Gregory Rabus and Jennifer Otto, Mennonite Church Canada Witness workers in Germany, are finding ways to respond to the needs of refugees flooding into the country from Syria and Iraq.
In September 2015, German chancellor Angela Merkel threw open the doors of her country to welcome tens of thousands of refugees, saying that doing so was a moral obligation in the face of the global refugee crisis. Now, the people of Germany are facing the challenges of dealing with so many people in crisis.
In Germany, the government assigns refugees to each town throughout the country. Otto and Rabus live in Mannheim, but much of their work is with a Mennonite church in the neighbouring city of Ludwigshafen. Ludwigshafen, a city of 160,000, is expecting to settle over a thousand refugees this year. Seven new refugee housing units are being constructed. One new unit, located only a couple of hundred metres from Ludwigshafen Mennonite Church, consists of a series of houses made out of shipping containers in a parking lot.
Rabus and Otto say they have been encouraged by local responses to the refugee influx. Volunteers have been setting up German courses for newcomers, organizing food and clothing drives, and accompanying people to government offices to help them with paperwork. One initiative collects bicycles, distributes them to refugees and takes them on bicycle rides to teach them German rules of the road.
But while the majority of Germans say that their country should welcome refugees, many wonder if the country is able to take on so many, and a vocal minority feels threatened by newcomers. There’s a rising right-wing anti-immigrant movement in Germany. Near Mannheim, there have been multiple attacks on refugee housing with air guns and smoke bombs. Elsewhere in Germany, arsonists have set fire to buildings destined for refugees.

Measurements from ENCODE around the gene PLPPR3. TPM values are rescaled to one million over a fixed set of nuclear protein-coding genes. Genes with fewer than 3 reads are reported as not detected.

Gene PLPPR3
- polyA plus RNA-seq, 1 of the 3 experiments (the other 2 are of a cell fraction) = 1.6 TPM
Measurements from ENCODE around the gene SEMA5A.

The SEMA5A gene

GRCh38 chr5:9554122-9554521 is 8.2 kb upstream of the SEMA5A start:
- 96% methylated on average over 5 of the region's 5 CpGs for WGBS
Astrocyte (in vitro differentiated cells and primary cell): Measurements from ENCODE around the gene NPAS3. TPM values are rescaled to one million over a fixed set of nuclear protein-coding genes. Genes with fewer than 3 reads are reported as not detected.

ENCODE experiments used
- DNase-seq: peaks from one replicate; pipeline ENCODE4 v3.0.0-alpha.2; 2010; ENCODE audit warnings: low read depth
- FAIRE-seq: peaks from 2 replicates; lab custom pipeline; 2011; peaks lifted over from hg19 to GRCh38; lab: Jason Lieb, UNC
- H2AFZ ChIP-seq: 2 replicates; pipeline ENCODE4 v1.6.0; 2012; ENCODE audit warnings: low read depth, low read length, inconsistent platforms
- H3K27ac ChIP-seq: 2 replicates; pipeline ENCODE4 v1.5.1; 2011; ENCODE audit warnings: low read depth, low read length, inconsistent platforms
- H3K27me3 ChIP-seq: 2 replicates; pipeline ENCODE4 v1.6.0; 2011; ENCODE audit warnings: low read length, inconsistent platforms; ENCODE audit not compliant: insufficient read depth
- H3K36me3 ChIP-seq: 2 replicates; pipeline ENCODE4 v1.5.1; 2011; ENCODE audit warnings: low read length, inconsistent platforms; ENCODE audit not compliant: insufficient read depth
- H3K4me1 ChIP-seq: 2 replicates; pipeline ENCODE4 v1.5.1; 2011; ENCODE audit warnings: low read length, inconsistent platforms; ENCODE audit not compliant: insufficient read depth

There are those who say “it’s terrible that refugees are dying, but please don’t put a refugee home in my neighbourhood,” Rabus says. Consequently, many refugees end up being housed in industrial neighbourhoods under poor conditions.
There are also deportations. While Syrian refugees have a good chance of being accepted into Germany, refugee claimants from the Balkans have “next to no chance” of being accepted, says Rabus. “Deportations often occur at night and by surprise, so that entire families are forcibly removed from refugee homes—an undoubtedly traumatic experience.”
Some Mennonites from Mannheim and nearby towns have been involved in acts of peaceful civil disobedience to prevent night deportations and raise awareness in the community.
Otto and Rabus were hired in 2012 to lead an urban church plant in southern Germany in partnership with the Verband deutscher Mennonitengemeinden and the Deutsches Mennonitisches Missionskomitee. In September 2014, the couple, together with their one-year-old son, Alex, moved to Mannheim with the goal of “finding more creative ways of being church community in an urban setting in Germany.”
Since the refugee crisis has come to the fore, they have been focussing their efforts on ways to meet the needs of refugees. Currently, they are working with the Mennonite congregation in Ludwigshafen to establish a community centre that would provide language courses, play groups and a pastoral presence for newcomers to the city.
“This is one of the ways in which a peace witness in Germany is extremely relevant, both on the political level, in pushing for more humane and sustainable policies, and on the local level with housing, language learning and counselling,” Rabus says. “The churches are among those best equipped to help by bearing witness to God’s love, tending to physical and spiritual needs, and just being good neighbours to those around us.”